More About the History of Bemidji, MN

From Scandinavian homesteaders to Paul Bunyan—we have a rich cultural history that offers every resident and travelers alike a different adventure through our diverse cultivation of interests. If you were to visit our town, you'd be able to experience a wide range of activities, such as a hike through The True Northwoods or a trip to see the Birthplace of Paul and Babe.

  • Early explorers referred to Bemidji as Pamitchi, in 1835.
  • Bemidji was organized in 1896.
  • Our name comes from the Ojibwe (Chippewa) words Bay-me-di-ga-maug, meaning a lake with (river) water flowing through.
  • A small settlement grew around the Carson Trading Post, which was located on the south shore of Lake Bemidji in the early 1890s.
  • By 1900, Bemidji had about 2,183 residents.
  • Logging was the original concern of the people in the early 1900s.
  • Bemidji also attracted railroads, and railroad right-of-ways determining the location of emerging nearby towns.

Bemidji has now matured into a highly diversified, cultural region that continues to flourish.

More About the History of Water Well Drilling

  • The first [successfully] drilled well (for salt) happened in 1808 near Charleston, West Virginia.
  • The first well was actually created by using a 4-foot diameter hollowed out sycamore tree.
  • Two men played very important roles in the early water well drilling industry.
    • Levi Disbrow (1823) came from the salt industry in the West Virginia/Ohio area to north of the Potomac river to become the first professional water well driller.
    • Edwin L. Drake (1859) became the first American to use a pipe to separate water from other materials being drilled to prevent contamination. (This man was also the first to drill for oil successfully)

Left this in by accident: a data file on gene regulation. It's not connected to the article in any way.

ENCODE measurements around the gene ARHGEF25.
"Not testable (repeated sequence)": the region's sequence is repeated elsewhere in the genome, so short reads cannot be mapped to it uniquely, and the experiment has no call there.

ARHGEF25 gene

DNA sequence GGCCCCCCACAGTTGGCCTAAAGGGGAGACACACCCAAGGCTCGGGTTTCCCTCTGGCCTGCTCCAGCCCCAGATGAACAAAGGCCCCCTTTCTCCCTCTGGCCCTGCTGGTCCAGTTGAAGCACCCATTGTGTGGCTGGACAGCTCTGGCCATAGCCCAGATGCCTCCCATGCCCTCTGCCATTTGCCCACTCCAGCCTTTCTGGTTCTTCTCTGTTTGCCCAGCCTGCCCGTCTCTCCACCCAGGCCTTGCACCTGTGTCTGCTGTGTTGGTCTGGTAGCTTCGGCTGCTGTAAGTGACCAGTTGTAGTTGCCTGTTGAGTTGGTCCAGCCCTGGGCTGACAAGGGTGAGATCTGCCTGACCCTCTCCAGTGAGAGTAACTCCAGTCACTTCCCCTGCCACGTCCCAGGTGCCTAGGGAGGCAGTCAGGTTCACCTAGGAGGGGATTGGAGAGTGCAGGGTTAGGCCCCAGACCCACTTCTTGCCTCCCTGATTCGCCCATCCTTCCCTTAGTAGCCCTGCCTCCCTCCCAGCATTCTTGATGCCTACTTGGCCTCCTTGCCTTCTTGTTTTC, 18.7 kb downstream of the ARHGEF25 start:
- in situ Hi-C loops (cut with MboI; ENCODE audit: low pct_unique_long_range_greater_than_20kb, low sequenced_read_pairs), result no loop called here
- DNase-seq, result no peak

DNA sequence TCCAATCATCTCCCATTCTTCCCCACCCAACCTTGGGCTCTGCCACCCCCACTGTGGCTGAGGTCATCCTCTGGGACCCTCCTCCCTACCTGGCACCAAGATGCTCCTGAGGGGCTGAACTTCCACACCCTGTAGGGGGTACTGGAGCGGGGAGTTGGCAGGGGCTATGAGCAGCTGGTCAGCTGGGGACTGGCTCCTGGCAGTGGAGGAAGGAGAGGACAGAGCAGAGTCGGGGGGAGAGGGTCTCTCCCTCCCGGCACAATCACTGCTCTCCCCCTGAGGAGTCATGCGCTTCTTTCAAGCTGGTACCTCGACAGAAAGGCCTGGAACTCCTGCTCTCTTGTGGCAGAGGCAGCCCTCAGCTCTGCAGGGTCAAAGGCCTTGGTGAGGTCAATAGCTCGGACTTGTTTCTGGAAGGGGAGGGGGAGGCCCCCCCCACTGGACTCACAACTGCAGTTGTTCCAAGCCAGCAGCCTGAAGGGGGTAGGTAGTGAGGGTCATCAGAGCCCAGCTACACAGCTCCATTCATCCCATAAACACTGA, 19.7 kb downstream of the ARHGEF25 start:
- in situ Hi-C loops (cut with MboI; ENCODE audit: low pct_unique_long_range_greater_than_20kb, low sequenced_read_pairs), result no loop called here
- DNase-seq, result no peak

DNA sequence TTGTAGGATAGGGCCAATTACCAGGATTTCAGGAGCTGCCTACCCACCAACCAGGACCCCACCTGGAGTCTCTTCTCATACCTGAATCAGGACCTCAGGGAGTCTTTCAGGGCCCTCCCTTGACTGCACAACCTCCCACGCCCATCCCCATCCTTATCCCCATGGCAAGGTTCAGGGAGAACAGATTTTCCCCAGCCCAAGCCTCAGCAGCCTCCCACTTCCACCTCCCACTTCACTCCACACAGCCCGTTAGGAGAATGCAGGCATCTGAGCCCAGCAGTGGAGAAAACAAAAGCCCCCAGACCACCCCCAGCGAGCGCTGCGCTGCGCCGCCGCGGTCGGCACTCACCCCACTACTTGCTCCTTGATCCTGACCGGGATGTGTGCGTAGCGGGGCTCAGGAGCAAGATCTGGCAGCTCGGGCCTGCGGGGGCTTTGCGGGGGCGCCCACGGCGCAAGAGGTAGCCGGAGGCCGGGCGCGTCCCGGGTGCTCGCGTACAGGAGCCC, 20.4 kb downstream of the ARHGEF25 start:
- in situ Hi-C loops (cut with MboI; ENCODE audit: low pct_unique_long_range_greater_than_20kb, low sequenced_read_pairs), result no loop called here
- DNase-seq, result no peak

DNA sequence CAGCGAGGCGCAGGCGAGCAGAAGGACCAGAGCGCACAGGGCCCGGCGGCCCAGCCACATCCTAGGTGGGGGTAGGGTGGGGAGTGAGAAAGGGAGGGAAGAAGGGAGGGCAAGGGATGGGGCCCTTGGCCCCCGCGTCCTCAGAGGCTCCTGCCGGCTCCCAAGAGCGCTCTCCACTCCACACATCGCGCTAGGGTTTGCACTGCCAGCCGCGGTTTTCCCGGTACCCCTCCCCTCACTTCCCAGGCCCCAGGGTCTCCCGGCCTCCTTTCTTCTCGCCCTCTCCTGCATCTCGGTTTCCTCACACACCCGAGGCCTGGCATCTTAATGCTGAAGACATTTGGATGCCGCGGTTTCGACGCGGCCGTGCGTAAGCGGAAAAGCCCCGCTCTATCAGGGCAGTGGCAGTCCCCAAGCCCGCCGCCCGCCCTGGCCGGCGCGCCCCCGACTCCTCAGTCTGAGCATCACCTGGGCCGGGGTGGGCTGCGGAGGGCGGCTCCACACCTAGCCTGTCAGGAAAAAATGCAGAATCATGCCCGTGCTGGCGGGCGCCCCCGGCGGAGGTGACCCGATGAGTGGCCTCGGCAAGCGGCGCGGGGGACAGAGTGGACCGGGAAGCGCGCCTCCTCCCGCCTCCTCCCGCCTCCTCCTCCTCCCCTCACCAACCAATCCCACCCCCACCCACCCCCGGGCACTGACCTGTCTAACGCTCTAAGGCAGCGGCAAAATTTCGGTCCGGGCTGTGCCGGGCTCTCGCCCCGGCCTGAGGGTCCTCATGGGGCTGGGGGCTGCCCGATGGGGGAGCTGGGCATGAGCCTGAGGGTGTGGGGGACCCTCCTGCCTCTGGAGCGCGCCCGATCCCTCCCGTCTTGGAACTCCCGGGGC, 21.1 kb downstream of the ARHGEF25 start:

• At first, all wells were manually drilled or dug.
  • Then, wells were powered by horses that walked around a circular track.
  • By the 1890s, steam power was widely used in water well drilling and was used for about the next 50 years until the internal combustion engine came along.
  • The internal combustion engine then took well drilling into the 20th and 21st centuries, making tools more efficient and portable.
  • Water well drilling was invented in the United States.
  • The first freshwater well was drilled in the New Jersey area in the 1800s.

The rest history! From there, water well drilling became quite popular in residential and commercialized areas alike. Today, there are various methods and techniques to drilling a well. Check out the video from the American Ground Water Trust to see how one popular way to drill a well is done.

Thank you, and credit to John Mack Freeman and the Bemidji Chamber for access to this history.